3. To wet, as if by immersing; to moisten. [Poetic]
A cold shuddering dewMilton.
Dips me all o'er.
4. To plunge or engage thoroughly in any affair.
He was . . . dipt in the rebellion of the Commons.Dryden.
5. To take out, by dipping a dipper, ladle, or other receptacle, into a fluid and removing a part; often
with out; as, to dip water from a boiler; to dip out water.
6. To engage as a pledge; to mortgage. [Obs.]
Live on the use and never dip thy lands.Dryden. Dipped candle, a candle made by repeatedly dipping a wick in melted tallow. To dip snuff, to
take snuff by rubbing it on the gums and teeth. [Southern U. S.] To dip the colors (Naut.), to
lower the colors and return them to place; a form of naval salute.
(Dip), v. i.
1. To immerse one's self; to become plunged in a liquid; to sink.
The sun's rim dips; the stars rush out.Coleridge.
2. To perform the action of plunging some receptacle, as a dipper, ladle. etc.; into a liquid or a soft substance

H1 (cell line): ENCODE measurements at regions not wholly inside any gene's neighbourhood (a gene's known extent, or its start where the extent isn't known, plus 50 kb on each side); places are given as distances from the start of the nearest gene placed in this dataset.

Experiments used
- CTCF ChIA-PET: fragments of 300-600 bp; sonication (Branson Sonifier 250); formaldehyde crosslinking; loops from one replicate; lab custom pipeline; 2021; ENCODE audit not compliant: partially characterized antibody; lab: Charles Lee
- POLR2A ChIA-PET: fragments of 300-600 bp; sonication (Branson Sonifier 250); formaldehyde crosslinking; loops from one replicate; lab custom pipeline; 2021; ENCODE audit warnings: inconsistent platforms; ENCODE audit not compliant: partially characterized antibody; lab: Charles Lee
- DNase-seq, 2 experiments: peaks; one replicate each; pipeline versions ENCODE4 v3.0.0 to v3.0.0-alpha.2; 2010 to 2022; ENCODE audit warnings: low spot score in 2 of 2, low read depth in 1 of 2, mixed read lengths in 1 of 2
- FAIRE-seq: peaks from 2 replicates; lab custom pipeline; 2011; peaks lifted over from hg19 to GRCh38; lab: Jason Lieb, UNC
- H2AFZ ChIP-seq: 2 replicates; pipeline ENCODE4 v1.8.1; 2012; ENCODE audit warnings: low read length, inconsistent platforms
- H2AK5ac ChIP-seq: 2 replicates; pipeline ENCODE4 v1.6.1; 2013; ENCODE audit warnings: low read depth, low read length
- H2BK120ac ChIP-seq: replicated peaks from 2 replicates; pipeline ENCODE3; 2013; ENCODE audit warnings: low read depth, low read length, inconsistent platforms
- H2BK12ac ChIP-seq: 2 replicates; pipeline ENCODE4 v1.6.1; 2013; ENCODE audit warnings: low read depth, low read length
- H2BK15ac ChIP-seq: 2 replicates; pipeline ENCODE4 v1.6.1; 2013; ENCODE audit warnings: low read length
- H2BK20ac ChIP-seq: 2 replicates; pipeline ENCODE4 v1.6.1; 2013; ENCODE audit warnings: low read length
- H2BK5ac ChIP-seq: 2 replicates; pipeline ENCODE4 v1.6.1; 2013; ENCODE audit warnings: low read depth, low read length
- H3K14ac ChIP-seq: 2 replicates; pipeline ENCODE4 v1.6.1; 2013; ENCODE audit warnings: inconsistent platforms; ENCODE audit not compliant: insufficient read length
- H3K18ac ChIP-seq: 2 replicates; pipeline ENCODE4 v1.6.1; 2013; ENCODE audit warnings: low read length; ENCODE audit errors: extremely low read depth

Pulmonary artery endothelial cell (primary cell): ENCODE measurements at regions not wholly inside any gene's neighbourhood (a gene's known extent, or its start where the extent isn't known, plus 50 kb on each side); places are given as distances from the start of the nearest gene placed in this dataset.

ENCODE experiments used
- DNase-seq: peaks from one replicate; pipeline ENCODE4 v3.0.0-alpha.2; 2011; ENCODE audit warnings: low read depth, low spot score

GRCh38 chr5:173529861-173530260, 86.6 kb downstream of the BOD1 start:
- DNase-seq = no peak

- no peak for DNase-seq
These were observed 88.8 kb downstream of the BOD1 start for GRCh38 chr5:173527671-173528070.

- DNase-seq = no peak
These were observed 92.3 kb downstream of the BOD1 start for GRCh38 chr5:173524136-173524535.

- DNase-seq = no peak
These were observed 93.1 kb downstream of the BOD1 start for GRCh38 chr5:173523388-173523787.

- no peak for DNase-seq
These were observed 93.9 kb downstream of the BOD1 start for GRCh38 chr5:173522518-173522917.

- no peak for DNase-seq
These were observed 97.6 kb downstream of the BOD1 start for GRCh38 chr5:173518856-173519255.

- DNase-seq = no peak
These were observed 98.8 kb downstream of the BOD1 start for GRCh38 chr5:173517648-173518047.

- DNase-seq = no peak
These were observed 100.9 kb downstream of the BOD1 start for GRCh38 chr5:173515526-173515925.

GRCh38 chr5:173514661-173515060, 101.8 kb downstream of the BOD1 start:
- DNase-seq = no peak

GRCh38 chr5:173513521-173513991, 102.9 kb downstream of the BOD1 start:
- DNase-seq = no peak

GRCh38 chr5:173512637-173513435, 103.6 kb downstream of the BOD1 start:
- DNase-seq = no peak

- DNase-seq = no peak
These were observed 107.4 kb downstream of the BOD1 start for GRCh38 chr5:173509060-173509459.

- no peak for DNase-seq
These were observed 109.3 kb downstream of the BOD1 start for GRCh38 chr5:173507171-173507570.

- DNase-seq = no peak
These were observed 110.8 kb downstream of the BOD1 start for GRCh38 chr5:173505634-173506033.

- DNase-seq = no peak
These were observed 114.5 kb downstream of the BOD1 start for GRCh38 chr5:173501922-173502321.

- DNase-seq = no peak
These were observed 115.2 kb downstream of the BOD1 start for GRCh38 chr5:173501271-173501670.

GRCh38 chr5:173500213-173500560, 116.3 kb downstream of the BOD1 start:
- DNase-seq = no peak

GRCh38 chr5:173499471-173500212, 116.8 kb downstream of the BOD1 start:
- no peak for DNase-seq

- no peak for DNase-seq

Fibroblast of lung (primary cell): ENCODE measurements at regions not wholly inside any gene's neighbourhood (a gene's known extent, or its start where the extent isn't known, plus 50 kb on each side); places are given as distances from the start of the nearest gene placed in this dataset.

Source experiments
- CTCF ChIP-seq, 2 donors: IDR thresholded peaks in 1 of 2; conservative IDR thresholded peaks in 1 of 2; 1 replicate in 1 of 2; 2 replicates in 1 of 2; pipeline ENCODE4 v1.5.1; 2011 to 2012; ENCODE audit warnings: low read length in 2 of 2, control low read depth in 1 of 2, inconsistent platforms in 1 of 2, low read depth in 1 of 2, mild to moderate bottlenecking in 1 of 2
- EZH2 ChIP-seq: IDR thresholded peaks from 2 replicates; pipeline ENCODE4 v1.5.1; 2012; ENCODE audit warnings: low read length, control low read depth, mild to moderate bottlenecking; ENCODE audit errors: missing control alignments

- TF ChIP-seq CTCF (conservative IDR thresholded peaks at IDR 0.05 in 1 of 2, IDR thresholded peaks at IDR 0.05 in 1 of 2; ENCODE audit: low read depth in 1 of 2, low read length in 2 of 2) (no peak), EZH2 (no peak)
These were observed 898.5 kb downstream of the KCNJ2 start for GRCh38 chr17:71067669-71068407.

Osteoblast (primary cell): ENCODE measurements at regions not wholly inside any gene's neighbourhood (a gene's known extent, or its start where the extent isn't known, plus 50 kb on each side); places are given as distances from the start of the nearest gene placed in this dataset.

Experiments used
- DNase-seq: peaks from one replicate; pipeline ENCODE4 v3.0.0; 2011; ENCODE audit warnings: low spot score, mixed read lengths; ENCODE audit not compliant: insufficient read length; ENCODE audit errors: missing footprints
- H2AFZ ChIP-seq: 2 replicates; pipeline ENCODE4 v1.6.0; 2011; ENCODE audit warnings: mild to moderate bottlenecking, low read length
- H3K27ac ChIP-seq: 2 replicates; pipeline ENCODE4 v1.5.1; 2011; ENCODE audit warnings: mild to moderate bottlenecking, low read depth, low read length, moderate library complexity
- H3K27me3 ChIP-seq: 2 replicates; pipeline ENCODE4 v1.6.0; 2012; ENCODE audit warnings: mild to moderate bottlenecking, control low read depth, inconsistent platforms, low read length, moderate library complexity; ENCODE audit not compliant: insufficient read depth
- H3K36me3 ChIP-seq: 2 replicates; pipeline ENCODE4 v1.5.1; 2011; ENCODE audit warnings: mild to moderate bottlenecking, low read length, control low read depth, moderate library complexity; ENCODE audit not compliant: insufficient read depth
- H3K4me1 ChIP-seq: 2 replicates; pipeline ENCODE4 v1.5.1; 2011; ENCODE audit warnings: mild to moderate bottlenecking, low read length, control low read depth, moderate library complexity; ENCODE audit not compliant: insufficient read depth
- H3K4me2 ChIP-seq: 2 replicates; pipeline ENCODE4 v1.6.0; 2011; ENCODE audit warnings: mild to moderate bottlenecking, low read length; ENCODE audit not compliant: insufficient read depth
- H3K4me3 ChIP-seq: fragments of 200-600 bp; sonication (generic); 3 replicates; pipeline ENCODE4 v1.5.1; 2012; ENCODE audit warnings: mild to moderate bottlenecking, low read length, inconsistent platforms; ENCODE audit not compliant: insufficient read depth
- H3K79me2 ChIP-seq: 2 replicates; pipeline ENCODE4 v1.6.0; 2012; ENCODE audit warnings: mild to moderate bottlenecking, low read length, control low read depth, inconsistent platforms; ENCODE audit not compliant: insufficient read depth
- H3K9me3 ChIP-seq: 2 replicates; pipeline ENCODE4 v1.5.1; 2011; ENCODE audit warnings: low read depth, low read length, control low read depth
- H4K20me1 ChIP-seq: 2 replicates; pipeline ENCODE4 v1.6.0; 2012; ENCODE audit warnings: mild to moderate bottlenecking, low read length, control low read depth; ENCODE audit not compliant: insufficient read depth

and removing a part.
Whoever dips too deep will find death in the pot.L'Estrange.
3. To pierce; to penetrate; followed by in or into.
When I dipt into the future.Tennyson.
4. To enter slightly or cursorily; to engage one's self desultorily or by the way; to partake limitedly; followed
by in or into. "Dipped into a multitude of books." Macaulay.
5. To incline downward from the plane of the horizon; as, strata of rock dip.
6. To dip snuff. [Southern U.S.]
1. The action of dipping or plunging for a moment into a liquid. "The dip of oars in unison." Glover.
2. Inclination downward; direction below a horizontal line; slope; pitch.
3. A liquid, as a sauce or gravy, served at table with a ladle or spoon. [Local, U.S.] Bartlett.
4. A dipped candle. [Colloq.] Marryat.
Dip of the horizon (Astron.), the angular depression of the seen or visible horizon below the true or
natural horizon; the angle at the eye of an observer between a horizontal line and a tangent drawn from
the eye to the surface of the ocean. Dip of the needle, or Magnetic dip, the angle formed, in a
vertical plane, by a freely suspended magnetic needle, or the line of magnetic force, with a horizontal
line; called also inclination. Dip of a stratum (Geol.), its greatest angle of inclination to the
horizon, or that of a line perpendicular to its direction or strike; called also the pitch.
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